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SoCal Megachurch Sued Over Investment Fraud

A Southern California megachurch is in hot water amid claims it participated in an investment scheme that defrauded several members of their life savings.

RIVERSIDE, Calif. (CN) – A Southern California megachurch is in hot water amid claims it participated in an investment scheme that defrauded several members of their life savings.

Two members of the Water of Life Community Church filed a federal class action against the church on April 21, claiming negligence, unfair business practices and violations of California consumer law.

According to the 17-page lawsuit, the scheme involved “convicted swindler” and church elder Paul Ricky Mata, whom the church paid to teach members how to invest their money.

Mata is also a close friend of the church’s CEO Dan Carroll, and has been a member of the church since its founding 27 years ago, according to the complaint. Neither Mata nor Carroll are parties to the lawsuit.

The members say that as an elder and teacher at the church’s school of ministry, Mata was paid to teach fellow members how to invest and manage their money. They say they and other members were “vigorously” influenced to take these financial seminars, as Water of Life “required its members to participate in Mata’s investment and financial planning course” in order to advance in the church hierarchy and become listed in the membership directory.

Although the church put Mata out as a finance expert, the members say his securities licenses expired in 2012 and that “Mata had a host of unregistered securities and illegal investment advisory arrangements” he foisted upon trusting church members, promising “indestructible wealth” through various classes the church required members to take.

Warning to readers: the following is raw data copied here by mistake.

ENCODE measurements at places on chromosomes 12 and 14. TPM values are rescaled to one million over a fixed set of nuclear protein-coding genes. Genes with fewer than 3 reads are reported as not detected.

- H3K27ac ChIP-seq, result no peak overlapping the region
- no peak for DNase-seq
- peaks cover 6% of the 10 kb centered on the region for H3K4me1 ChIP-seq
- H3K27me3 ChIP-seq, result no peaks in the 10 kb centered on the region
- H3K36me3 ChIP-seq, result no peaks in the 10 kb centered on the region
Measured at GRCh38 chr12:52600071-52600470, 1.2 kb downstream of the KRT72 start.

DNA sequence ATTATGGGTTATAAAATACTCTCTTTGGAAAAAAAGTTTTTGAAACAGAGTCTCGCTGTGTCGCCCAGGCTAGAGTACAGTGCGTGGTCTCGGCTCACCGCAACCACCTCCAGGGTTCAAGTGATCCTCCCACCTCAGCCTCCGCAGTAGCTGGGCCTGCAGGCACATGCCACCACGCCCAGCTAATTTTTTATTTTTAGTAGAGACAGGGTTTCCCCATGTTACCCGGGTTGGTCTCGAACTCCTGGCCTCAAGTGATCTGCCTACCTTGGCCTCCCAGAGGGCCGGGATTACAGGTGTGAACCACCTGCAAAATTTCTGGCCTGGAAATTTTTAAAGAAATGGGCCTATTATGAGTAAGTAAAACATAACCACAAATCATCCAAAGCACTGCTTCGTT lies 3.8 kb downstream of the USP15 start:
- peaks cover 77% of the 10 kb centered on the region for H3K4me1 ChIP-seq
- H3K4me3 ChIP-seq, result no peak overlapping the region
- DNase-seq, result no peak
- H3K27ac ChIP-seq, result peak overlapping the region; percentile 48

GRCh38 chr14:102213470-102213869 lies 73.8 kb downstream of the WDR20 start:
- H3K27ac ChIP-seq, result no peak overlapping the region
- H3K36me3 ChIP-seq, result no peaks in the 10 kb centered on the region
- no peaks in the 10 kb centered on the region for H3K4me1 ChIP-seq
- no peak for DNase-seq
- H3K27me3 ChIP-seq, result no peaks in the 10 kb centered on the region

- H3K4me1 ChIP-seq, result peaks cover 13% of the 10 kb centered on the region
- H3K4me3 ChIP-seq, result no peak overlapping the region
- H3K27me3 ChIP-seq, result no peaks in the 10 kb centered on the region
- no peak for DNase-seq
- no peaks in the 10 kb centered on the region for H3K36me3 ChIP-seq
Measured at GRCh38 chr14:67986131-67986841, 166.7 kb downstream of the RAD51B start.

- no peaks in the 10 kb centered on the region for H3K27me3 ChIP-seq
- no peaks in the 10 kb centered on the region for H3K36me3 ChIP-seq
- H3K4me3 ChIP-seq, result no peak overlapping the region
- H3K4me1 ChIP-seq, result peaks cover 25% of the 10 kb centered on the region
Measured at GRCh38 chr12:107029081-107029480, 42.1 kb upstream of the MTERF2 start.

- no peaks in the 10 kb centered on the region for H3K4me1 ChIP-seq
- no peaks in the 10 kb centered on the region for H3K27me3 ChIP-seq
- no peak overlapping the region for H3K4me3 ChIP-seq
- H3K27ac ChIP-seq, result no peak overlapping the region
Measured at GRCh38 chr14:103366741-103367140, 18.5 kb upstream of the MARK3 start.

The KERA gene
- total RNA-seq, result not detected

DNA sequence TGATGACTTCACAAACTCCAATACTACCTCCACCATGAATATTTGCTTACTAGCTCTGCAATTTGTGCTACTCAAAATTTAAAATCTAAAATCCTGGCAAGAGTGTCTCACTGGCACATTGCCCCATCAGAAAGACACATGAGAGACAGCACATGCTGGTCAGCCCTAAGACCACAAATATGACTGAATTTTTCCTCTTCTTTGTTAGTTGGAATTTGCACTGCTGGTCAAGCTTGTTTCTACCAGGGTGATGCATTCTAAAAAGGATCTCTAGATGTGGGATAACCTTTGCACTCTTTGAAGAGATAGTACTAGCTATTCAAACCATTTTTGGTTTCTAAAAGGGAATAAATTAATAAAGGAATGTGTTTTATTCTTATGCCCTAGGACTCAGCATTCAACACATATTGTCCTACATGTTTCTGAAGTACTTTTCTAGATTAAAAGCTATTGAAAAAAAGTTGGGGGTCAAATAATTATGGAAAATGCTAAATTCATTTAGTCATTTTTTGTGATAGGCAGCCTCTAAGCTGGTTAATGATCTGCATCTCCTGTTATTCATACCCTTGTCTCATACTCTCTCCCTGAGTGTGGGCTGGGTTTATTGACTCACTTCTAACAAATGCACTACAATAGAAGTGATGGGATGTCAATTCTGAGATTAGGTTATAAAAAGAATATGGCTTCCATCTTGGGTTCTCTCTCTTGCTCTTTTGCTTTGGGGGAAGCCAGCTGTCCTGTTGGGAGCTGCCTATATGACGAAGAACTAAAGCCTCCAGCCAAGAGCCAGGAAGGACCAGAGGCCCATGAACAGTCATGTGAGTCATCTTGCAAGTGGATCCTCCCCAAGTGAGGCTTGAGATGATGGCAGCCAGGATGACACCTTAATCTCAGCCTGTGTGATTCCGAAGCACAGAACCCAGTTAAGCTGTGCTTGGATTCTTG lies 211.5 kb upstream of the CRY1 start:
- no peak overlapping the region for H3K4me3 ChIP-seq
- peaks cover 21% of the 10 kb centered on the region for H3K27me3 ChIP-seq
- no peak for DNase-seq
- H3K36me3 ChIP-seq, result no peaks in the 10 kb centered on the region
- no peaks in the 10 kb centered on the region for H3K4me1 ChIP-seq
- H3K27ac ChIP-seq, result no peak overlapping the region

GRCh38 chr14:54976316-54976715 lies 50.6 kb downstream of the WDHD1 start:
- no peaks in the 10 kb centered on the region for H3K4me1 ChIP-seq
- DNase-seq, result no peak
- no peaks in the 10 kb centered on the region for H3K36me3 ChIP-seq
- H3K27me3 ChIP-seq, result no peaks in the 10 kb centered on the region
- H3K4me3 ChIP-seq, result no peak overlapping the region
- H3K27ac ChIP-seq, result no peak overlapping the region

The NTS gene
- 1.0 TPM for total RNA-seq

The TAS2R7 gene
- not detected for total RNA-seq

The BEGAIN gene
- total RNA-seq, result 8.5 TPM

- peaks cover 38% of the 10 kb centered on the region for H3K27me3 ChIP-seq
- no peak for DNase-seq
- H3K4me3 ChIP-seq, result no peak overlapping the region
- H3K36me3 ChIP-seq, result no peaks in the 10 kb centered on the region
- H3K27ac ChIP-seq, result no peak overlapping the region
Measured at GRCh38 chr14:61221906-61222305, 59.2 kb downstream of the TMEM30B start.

Several church members raised concerns about the legitimacy of Mata’s financial curriculum, but the church rejected their calls for a more appropriate personal finance adviser, according to the lawsuit.

The members say Mata’s scheme ended in 2015, when the Securities & Exchange Commission filed an emergency action against Mata and revealed he had conned hundreds of people out of $14.5 million. The two members say they lost the $1.24 million in their dealings with Mata, and that Carroll turned them down when they went to him for financial help.

They say Carroll’s response to their request for help was that he “did not get involved in money matters.”

The members note in the lawsuit that Water of Life is one of the wealthiest and fastest growing businesses in the Inland Empire, and is currently building itself a $20 million campus.

They have since left the church, according to the lawsuit.

A phone call to the church seeking comment was directed to the human resources department, which has not returned a voicemail as of press time.

The members seek class certification and actual, compensatory and statutory damages.

They are represented by Joshua Kons of Chicago, who did not return an email seeking comment.

According to the church’s website, it operates three branches in the Inland Empire: its main campus in Fontana and two others in Upland and Rosena Ranch. Its membership numbers in the “thousands," a video on the website says.

Categories / Consumers, Religion

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